Denzel Washington happy to explore his lighter side

By Keeley Bolger

Denzel Washington claims 2 Guns was just the change of pace he needed, writes Keeley Bolger

Denzel Washington breaks from his stern stereotypical role type in 2 Guns - and cracks a few smiles.
Denzel Washington breaks from his stern stereotypical role type in 2 Guns - and cracks a few smiles.

Denzel Washington is cheerfully humming a tune.

It's not behaviour you'd expect from the man known for his stark portrayals of controversial civil rights activist Malcolm X or tough-talking bad boy Alonzo in Training Day, but the double Oscar-winner is anything but predictable.

Take his new action film 2 Guns, for example. As well as brawls, car chases and a pretty hairy run-in with some cattle, Washington does something much more surprising. He smiles.

"I was looking for a departure from heavier roles and when I read this script it really made me laugh," explains Washington. And with raging bulls, whip-smart wit and a rather dapper costume change, 2 Guns certainly marks a departure from Washington's previous role in Flight, as a pilot who snorts cocaine and downs vodka.

In the new film, he and co-star Mark Wahlberg play a pair of undercover agents who work for the US Drug Enforcement Agency and the US Navy respectively.

They have been brought together to infiltrate a Mexican drug cartel and recover millions of dollars.

Only neither Bobby Trent (Washington) nor Stig (Wahlberg) knows that the other is also working as an undercover government agent, having given each other fake back stories.

"Bobby and Stig are lying to each other for half the film," says Washington. "I'm not what I told him I am, and he's not what he told me he is."

When the plan goes to pot, their identities are uncovered and their bosses disown them, Bobby and Stig have to work together to bring down the cartel and clear their own names, which have been sullied by their swindling superiors.

In between all this, there are some rather ferocious fights.

At a very lean 58, Washington, who came to acclaim with the 1989 Civil War film Glory and later won the Oscar for best supporting actor, looks like he can handle a gun. But a raging bull? Well, that's a different matter. "My back is better now but I had fun," he says of a scene in which he and Wahlberg were hung upside down from the ceiling, beaten on the stomach with a baseball bat and then charged at by a seething bull.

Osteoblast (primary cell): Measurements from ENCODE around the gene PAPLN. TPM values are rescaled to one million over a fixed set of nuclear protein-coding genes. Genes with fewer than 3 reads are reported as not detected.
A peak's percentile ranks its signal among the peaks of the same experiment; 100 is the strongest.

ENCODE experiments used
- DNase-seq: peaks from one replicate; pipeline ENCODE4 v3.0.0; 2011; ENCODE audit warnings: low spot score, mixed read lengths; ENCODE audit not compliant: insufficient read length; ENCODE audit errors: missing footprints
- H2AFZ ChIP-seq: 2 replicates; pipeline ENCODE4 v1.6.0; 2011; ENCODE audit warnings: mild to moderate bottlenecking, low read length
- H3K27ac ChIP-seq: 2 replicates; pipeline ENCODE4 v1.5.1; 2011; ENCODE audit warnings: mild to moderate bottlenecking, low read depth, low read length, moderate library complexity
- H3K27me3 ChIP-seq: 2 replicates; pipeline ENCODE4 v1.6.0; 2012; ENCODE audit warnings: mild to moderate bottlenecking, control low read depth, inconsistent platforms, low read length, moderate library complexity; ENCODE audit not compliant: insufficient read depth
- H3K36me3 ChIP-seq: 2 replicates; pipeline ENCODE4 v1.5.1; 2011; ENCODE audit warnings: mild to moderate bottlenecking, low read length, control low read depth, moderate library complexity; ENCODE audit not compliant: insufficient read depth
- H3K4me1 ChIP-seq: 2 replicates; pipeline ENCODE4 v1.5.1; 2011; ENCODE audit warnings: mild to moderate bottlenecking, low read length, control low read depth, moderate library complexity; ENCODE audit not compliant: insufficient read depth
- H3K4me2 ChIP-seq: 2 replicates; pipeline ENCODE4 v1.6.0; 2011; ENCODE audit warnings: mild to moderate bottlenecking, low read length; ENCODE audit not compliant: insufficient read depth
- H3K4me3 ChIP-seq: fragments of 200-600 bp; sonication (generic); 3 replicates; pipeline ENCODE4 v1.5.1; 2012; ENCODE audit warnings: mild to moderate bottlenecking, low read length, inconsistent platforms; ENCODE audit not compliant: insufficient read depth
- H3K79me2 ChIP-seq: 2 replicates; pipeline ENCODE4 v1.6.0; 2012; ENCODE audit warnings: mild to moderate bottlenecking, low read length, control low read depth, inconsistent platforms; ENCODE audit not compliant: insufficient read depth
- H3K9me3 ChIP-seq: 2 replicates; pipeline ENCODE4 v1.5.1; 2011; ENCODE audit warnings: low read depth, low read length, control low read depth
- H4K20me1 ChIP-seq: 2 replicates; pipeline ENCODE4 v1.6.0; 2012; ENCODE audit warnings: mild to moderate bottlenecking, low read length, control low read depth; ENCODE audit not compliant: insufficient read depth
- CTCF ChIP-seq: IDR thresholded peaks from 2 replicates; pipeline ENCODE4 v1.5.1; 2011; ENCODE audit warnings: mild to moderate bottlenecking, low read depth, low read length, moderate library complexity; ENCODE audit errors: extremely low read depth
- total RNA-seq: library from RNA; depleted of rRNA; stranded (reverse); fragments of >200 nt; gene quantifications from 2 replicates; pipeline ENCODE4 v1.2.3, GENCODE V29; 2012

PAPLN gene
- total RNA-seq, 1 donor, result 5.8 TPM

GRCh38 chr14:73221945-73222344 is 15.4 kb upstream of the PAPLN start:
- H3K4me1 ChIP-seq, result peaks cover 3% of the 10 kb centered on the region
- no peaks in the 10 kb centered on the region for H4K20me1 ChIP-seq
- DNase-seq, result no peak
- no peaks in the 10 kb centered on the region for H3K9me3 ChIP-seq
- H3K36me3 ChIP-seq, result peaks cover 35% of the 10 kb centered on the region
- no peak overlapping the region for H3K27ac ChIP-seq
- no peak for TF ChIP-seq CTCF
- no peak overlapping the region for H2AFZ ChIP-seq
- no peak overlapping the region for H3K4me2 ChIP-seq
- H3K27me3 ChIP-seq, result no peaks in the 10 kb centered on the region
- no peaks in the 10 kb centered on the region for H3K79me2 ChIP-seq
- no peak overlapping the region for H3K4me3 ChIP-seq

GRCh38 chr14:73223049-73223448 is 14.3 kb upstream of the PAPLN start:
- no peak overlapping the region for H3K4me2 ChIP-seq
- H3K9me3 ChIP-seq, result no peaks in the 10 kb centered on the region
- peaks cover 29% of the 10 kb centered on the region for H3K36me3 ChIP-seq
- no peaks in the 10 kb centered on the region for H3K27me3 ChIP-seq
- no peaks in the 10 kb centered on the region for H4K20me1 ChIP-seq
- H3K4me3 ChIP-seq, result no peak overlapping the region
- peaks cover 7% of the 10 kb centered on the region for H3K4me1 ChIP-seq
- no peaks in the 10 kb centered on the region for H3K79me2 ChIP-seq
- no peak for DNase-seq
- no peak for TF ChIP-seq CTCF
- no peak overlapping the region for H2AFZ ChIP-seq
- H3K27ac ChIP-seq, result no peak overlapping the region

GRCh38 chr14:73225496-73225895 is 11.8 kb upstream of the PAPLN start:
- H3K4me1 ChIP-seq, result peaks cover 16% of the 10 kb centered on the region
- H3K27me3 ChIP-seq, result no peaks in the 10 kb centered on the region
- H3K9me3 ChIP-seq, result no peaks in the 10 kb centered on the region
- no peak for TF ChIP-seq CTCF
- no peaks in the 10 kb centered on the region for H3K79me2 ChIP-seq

"That bull tried to steal the scene," he adds, laughing.

"He actually kicked his feet and started snorting at us, but thank goodness the fence was between us. That was one big, mean animal."

While suspended from the ceiling, the duo have to use all their strength to lift their heads to their chests to avoid the bull pounding into their skulls. Such muscle power could call for a bit of boasting on set, but Washington is too long in the tooth for any shows of bravado.

"Me and Mark were tired after each take of the action scenes. In fight scenes I'd go, 'You win, it's all you!' There was no ego. It would have been easy in those fight scenes for someone to grip the other person a little harder but it wasn't about that," he says.

"A younger actor would have done that and said, 'Oh, what did I do? Oh, sorry,' and you'd say, 'Don't worry about it, we've got one more take.' Then in that take, you'd grip harder and say, 'Oh, sorry. My bad. Cut!"'

Who: Denzel Washington
What: 2 Guns with Mark Wahlberg
When: Opens at cinemas today

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